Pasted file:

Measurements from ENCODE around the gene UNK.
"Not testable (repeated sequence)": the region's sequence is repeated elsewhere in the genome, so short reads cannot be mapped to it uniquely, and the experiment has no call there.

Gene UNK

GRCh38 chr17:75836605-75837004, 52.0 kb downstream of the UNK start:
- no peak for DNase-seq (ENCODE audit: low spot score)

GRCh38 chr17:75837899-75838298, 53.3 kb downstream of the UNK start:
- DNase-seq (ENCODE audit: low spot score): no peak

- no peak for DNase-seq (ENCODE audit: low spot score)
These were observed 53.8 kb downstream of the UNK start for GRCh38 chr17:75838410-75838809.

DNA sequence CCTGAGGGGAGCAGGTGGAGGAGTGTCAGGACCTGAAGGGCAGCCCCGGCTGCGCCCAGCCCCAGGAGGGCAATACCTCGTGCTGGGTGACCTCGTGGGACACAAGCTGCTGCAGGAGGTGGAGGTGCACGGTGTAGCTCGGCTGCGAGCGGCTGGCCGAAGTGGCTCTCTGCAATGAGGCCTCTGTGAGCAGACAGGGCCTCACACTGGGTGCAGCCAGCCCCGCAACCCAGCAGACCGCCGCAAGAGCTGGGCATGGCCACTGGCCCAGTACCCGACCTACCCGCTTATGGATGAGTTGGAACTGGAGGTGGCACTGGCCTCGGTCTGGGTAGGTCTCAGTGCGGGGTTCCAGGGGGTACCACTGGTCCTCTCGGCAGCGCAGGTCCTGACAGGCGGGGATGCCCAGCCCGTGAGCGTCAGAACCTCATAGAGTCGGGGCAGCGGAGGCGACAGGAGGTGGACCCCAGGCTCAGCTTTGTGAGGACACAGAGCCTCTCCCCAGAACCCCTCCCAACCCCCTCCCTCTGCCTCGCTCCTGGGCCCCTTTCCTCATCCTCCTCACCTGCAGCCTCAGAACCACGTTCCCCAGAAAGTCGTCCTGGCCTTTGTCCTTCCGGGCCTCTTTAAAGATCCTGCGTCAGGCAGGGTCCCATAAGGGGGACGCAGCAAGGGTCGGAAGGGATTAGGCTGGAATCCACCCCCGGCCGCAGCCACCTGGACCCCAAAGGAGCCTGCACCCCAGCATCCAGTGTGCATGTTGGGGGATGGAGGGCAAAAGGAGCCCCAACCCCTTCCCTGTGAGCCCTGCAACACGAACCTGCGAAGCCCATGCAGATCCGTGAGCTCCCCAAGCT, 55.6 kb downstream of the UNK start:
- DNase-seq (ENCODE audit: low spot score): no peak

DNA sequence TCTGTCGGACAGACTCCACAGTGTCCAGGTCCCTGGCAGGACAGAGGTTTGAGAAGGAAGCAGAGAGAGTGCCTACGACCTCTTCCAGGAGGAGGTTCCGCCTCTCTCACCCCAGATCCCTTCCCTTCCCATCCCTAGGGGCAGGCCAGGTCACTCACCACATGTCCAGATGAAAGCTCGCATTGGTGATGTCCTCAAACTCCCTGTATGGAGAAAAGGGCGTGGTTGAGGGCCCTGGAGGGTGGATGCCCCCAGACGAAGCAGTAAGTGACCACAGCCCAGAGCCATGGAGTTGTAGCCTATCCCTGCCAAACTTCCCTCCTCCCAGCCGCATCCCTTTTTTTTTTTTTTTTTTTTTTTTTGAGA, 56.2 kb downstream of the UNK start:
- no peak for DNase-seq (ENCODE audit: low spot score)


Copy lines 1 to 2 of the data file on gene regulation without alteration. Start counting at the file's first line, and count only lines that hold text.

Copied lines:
Measurements from ENCODE around the gene UNK.
"Not testable (repeated sequence)": the region's sequence is repeated elsewhere in the genome, so short reads cannot be mapped to it uniquely, and the experiment has no call there.